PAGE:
Books in brief: From academic silencing in Israel to Dublin punks

Essays on the academic boycott of Israel should be compulsory reading

Palestinian university student Youssef Ribhi Rizaq (22) in his apartment. Photograph: David Silverman/Getty

Palestinian university student Youssef Ribhi Rizaq (22) in his apartment. Photograph: David Silverman/Getty

 

Enforcing Silence: Academic Freedom, Palestine and Criticism of Israel
Edited by David Landy, Ronit Lentin and Conor McCarthy
Zed Books, £18.99
Does the academic boycott of Israel threaten academic freedom or is academic freedom needed to defend those who call for boycott and, more widely, those who criticise Israeli policy? This essay collection explores how powerful institutions seek to silence dissent and how best to respond to that, “focusing on neoliberal bureaucracies, disciplinary control mechanisms and precarity in academia”. It shows how Israeli supporters have sought to restrict Israel’s critics’ abilities to speak inside and outside universities, using legal means (“Lawfare”) and accusations of anti-Semitism. Chapters on the growth of “Israel studies” in US and UK universities, the undermining of the academic boycott at American universities in Arab countries, and how precarious employment conditions weaken academic freedom to speak out are particularly revealing. With high-calibre contributions, this should be compulsory reading in universities and generally. BRIAN MAYE

Too Old to Die Young: Paranoid Visions, Punk Rock and Me
Peter Jones
rotatorpm.com
Dublin band Paranoid Visions, veterans of the late-1970s punk second wave, have endured with attitudinal wit. In rag attire, they preserve anarchic growls and condemnation of the system, bulldozing their subcultural path on chaotic and purist terms. A song called An Bhfuil Tú Sásta to get on TV? Situationist smarts. English-born guitarist Peter Jones washed up in Dublin in 1973, aged seven. Meeting lyricist Deko in Basement X in 1982, he found a kindred soul who shares his obsession with the Crass roster. Paranoid Visions are born. Mayhem ensues. Jones engagingly maps decades of the band, whose creative concepts are self-funded and birthed by bloody-mindedness. Pugnacious sneer is laced with poignant reflections as projects succeed and fail, band members come and go, and friends and family members pass away. JOHN FLEMING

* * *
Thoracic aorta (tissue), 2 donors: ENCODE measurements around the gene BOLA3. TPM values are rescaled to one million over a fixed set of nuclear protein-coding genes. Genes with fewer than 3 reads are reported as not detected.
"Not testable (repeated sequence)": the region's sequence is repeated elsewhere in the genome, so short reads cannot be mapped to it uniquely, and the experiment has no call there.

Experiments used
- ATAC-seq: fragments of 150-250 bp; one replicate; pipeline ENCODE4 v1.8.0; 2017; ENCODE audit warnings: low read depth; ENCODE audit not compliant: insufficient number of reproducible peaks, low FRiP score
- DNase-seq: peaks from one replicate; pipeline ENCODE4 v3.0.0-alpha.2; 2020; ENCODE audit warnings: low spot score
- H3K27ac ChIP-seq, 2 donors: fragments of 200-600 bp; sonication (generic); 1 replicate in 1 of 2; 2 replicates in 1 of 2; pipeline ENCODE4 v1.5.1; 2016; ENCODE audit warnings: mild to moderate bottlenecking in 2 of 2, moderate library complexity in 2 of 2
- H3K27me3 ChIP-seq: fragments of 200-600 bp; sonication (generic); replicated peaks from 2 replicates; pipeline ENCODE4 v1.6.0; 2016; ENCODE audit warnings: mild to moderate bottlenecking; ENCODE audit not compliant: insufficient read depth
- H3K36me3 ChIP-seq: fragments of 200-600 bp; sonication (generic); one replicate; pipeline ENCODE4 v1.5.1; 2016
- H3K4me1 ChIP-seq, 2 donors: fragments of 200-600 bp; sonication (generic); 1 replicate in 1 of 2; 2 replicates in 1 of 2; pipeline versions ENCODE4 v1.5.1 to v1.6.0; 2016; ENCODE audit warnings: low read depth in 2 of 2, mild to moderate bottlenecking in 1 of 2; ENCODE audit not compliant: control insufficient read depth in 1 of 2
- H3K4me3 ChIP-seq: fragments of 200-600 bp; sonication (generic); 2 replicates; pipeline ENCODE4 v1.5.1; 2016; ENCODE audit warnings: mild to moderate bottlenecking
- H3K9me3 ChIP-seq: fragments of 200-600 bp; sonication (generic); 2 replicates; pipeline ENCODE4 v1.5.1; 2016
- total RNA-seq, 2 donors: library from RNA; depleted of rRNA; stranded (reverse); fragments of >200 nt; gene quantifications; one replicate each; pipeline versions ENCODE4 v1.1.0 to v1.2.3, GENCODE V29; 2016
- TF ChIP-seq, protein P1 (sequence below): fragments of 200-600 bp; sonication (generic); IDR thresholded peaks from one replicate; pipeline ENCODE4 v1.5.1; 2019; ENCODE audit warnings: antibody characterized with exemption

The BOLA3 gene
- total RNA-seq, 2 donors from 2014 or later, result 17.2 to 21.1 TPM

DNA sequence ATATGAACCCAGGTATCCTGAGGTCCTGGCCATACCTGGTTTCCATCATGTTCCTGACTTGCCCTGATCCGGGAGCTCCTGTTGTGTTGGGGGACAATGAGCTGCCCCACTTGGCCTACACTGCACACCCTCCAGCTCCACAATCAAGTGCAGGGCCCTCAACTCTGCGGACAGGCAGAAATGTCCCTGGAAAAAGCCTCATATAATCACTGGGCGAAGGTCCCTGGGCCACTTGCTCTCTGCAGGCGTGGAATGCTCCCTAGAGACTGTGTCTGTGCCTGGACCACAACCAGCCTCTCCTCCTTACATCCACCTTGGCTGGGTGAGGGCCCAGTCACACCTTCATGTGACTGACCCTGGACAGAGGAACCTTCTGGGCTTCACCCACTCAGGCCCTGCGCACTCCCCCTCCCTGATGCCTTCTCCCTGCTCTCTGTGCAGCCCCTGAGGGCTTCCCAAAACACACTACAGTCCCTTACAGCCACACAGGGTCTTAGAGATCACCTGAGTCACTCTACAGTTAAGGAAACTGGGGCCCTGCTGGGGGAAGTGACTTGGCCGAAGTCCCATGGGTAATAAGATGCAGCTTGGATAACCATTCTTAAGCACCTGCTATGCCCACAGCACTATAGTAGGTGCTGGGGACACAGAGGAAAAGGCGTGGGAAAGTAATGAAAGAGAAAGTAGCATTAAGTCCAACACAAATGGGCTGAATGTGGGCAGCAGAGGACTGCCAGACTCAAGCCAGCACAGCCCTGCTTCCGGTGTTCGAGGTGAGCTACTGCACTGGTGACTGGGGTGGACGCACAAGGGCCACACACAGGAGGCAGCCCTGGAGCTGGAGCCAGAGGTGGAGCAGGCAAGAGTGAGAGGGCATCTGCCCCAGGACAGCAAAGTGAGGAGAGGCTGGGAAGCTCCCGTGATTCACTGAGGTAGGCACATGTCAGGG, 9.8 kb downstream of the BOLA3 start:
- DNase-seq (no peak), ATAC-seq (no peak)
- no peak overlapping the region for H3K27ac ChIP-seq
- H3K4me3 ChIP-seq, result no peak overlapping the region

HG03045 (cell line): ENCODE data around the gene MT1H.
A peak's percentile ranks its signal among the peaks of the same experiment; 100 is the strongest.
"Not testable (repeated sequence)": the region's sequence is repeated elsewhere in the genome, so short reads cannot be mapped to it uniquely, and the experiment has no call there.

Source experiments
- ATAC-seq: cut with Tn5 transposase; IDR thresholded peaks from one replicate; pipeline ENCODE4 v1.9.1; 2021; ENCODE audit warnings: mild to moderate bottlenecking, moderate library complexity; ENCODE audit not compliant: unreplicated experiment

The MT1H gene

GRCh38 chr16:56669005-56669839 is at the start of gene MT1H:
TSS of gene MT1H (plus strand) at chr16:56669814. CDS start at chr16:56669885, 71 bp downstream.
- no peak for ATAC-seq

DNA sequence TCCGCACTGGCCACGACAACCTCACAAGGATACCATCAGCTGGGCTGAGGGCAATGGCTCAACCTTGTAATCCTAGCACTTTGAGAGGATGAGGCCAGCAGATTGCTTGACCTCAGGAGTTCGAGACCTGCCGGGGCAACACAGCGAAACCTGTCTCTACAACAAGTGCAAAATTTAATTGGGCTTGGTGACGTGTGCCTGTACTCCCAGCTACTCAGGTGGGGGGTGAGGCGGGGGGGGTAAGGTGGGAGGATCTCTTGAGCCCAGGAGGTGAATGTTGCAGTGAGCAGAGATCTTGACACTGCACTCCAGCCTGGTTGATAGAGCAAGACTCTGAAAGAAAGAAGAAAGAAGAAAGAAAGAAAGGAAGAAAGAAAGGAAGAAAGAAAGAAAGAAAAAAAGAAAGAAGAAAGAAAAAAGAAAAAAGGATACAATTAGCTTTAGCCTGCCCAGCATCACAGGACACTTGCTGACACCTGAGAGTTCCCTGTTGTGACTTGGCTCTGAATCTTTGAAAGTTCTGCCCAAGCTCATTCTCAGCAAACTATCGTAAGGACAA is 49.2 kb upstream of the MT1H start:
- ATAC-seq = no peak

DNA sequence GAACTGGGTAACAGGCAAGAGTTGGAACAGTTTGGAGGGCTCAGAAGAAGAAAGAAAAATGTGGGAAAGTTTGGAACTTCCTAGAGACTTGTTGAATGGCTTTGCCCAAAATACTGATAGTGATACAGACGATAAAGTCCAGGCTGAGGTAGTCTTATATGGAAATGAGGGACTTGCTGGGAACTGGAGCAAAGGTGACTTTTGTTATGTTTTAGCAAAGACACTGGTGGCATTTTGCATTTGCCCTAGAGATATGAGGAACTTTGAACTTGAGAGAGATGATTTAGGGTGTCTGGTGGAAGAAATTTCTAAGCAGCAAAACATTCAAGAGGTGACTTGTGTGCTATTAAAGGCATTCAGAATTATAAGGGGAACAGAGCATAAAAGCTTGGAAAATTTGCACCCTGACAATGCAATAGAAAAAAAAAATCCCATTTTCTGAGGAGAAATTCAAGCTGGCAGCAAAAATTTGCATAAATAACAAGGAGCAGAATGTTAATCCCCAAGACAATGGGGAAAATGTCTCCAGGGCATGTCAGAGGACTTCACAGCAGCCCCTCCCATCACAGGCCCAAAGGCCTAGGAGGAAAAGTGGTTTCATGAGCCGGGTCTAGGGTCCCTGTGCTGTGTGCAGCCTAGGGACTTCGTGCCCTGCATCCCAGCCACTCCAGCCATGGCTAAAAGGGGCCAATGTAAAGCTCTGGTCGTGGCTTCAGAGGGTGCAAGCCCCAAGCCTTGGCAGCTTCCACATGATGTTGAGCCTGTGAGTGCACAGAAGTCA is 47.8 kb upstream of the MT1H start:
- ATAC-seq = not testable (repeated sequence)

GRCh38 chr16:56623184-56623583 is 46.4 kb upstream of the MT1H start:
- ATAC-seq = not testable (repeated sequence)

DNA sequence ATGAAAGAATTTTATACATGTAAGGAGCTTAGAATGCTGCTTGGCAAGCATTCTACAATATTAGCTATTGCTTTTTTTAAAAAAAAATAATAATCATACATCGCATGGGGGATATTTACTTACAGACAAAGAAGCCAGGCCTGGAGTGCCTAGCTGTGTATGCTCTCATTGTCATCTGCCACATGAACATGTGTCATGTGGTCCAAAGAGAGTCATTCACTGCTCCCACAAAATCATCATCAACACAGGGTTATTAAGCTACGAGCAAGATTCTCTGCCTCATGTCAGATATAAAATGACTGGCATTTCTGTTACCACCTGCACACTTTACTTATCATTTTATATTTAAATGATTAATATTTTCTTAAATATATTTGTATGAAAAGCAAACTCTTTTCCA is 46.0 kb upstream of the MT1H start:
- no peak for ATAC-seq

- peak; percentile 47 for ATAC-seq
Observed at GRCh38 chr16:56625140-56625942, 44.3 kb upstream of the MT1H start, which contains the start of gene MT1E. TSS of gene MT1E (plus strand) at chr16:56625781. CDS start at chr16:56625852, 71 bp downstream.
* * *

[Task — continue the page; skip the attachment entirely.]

Breakfast at Bronzefield
Sophie Campbell
Sophie Campbell Books
Campbell recounts her experience within the UK criminal justice system. Segregation, riots, judicial hearings, became the norm, for two years of the author’s life, as an inmate in Bronzefield (and later Downview) prison. And she’s angry. Campbell raises questions about the ill-treatment of female offenders in the UK prison system. The author berates the system’s prejudices towards offenders and the prevailing stereotypes, held by the public and criminal justice system. On this reading, criminal justice appears to be a system bereft of humanity. Campbell lays before the reader what she considers to be problematic with the current system and advocates for a public health approach as being more effective in reducing crime and rehabilitating the lives of female offenders. BRIGID O’DEA

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